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How to commit recipes
This page is for GoboLinux contributors who have been granted commit access to the recipes repository. The privilege is intended to help those who frequently contribute recipes. If you'd like to have commit access (or would like to nominate a fellow user to get commit access) contact the developers (gobo at gobolinux.org) and we'll work things out.
You should fetch DevelScripts from CVS. This can be done using its Compile recipe. Just run:
This will add a file called /System/Settings/DevelScripts/CompileSubversion.conf -- take a look at this file. It lists the default locations where DevelScripts expects to find the local copy of the Subversion repository. You could change these locations, but for simplicity let's keep the provided default: /Data/Compile/Subversion
To commit a recipe, use the PutRecipe script. It takes care of incrementing the revision number, copying the files into the local repository and runs svn to commit them to the GoboLinux repository. PutRecipe takes as a parameter a directory containing a recipe, like this:
By default, it will look for a recipe in /Data/Compile/LocalRecipes. If there is more than one version there, the script will complain and will ask you to give it a second parameter specifying the version number.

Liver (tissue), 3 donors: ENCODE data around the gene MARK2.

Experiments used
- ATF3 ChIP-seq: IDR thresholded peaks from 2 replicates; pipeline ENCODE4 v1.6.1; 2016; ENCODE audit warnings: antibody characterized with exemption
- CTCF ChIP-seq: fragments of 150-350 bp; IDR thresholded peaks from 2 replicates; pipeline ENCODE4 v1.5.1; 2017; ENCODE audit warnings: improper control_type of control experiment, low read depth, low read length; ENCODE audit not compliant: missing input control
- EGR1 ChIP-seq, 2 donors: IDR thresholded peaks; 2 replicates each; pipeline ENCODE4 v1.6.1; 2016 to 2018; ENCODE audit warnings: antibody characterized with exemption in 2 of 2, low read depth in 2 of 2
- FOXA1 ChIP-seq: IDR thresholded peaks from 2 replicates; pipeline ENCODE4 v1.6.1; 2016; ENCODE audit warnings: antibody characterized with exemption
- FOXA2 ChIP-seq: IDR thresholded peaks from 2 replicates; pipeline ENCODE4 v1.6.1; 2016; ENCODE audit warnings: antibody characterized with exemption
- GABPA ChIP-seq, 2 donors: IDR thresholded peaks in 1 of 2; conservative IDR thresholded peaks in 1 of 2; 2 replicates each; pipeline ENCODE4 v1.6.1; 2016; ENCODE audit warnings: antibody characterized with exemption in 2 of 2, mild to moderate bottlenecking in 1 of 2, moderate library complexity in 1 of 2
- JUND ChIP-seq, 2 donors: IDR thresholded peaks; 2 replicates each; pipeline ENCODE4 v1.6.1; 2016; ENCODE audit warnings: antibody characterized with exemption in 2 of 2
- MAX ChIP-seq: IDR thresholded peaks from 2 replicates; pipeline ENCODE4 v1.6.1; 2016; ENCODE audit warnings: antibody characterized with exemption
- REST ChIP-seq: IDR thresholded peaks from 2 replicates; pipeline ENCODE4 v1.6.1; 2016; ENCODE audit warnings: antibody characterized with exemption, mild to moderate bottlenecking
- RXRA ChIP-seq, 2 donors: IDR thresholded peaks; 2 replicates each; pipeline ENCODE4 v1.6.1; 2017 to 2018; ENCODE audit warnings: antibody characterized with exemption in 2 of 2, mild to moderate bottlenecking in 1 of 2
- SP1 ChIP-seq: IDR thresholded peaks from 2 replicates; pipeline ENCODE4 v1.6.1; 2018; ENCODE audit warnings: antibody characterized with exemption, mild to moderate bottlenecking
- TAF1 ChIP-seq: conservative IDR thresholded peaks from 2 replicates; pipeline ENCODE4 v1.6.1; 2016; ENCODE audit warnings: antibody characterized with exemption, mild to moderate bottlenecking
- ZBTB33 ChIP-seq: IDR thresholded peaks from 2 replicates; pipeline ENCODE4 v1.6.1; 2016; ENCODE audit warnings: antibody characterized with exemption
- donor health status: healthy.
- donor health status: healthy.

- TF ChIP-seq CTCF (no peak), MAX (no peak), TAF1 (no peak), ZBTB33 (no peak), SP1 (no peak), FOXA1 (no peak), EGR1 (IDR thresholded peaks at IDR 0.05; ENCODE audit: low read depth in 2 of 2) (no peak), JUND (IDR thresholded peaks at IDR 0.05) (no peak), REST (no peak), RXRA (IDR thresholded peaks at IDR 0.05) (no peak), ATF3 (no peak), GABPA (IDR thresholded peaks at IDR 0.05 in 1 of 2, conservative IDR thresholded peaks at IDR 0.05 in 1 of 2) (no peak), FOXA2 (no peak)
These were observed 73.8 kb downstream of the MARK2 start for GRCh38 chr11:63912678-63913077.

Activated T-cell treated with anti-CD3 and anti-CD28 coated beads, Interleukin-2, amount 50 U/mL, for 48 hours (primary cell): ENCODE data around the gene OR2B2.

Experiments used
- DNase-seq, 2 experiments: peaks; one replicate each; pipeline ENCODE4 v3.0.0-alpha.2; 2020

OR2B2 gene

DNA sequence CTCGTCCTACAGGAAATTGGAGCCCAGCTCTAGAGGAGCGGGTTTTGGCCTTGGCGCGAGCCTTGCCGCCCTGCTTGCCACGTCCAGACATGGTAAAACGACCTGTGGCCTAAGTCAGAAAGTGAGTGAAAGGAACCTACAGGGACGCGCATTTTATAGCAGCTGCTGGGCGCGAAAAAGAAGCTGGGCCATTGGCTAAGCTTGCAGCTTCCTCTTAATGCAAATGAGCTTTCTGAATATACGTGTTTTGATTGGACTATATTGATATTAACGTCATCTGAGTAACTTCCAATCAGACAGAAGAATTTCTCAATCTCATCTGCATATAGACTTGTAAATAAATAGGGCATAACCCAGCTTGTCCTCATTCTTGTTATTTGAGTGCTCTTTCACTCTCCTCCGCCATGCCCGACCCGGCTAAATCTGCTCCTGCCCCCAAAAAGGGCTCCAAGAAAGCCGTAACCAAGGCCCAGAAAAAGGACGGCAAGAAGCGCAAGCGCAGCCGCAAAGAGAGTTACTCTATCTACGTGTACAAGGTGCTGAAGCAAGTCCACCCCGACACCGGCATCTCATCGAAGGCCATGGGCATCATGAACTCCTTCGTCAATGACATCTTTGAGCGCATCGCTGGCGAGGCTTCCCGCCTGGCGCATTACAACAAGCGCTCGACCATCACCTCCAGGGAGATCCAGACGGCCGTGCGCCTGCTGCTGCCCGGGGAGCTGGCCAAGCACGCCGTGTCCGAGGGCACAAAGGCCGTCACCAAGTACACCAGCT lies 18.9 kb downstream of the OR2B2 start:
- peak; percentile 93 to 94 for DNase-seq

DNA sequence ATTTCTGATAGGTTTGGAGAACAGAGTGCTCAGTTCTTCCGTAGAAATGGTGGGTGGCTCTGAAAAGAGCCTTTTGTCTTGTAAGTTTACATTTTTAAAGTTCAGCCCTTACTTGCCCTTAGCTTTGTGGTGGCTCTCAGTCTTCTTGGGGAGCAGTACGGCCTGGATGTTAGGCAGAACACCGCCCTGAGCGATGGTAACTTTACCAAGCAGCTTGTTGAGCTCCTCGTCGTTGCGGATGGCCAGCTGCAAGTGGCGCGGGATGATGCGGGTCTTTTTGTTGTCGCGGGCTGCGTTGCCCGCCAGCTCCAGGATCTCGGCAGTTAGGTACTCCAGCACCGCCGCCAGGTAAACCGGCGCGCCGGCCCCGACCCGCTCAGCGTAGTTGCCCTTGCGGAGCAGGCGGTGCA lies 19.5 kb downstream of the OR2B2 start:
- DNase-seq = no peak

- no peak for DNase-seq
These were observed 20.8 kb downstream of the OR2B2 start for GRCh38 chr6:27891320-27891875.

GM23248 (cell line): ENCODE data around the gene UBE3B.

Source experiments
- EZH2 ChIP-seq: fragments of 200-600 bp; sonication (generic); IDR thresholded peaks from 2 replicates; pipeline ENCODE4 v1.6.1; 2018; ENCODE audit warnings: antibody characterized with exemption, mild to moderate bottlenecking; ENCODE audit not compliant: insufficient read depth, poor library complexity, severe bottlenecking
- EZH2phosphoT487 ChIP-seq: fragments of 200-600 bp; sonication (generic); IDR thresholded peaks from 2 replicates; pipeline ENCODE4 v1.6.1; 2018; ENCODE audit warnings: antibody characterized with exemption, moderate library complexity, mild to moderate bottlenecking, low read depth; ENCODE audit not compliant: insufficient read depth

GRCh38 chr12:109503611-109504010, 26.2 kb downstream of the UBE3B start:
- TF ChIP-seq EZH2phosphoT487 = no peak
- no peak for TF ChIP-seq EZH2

Note that committing the recipe to SVN does not immediately generate a tarball of it in the public recipe store. Recipe store updates are done periodically from the svn repository in an automated fashion.
If you have commit access to the recipes repository, feel free to provide feedback on and commit recipes contributed by users to the gobolinux-recipes mailing list. Be sure to provide feedback, even if just a quick email saying "Committed, thanks!", so that other committers know that the recipe has been already committed.
You don't need to actually compile the recipe in order to test it, but only commit recipes that "look good" (have no problems reported by RecipeLint, etc.) If the recipe does advanced stuff such as including patches to C code or jumps through hoops in the hook functions, you may want to leave it so that more experienced committers review it. Committing more straightforward recipes (such as NewVersion updates) already helps a lot in "balancing the work load" for committers, allowing devs to work on the more problematic cases.
If you're unsure about anything about a recipe, don't hesitate to use the gobolinux-recipes mailing list to ask questions, submit recipes for discussion, etc.